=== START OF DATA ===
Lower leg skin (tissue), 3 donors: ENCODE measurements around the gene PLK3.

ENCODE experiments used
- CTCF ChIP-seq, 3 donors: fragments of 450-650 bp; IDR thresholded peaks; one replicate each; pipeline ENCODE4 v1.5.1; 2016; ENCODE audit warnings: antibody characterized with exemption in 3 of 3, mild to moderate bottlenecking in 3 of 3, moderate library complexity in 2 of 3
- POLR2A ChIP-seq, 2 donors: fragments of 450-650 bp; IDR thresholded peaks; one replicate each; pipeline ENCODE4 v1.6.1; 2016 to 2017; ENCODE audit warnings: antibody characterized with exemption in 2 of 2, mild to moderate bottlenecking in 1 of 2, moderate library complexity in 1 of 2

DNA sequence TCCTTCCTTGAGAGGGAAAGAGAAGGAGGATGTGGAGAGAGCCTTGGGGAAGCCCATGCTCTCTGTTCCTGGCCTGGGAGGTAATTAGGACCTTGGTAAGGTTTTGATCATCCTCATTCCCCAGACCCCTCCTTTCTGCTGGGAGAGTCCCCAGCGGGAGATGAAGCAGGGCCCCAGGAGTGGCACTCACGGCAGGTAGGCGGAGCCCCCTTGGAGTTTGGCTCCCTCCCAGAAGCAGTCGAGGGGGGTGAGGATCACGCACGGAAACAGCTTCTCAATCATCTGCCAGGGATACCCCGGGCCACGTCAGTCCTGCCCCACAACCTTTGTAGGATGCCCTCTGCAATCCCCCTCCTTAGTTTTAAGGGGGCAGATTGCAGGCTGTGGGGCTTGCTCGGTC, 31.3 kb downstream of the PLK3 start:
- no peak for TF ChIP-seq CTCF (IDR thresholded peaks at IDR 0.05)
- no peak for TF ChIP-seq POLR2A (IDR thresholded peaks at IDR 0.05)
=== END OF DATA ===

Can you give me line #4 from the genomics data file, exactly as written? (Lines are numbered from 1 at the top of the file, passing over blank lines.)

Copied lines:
- POLR2A ChIP-seq, 2 donors: fragments of 450-650 bp; IDR thresholded peaks; one replicate each; pipeline ENCODE4 v1.6.1; 2016 to 2017; ENCODE audit warnings: antibody characterized with exemption in 2 of 2, mild to moderate bottlenecking in 1 of 2, moderate library complexity in 1 of 2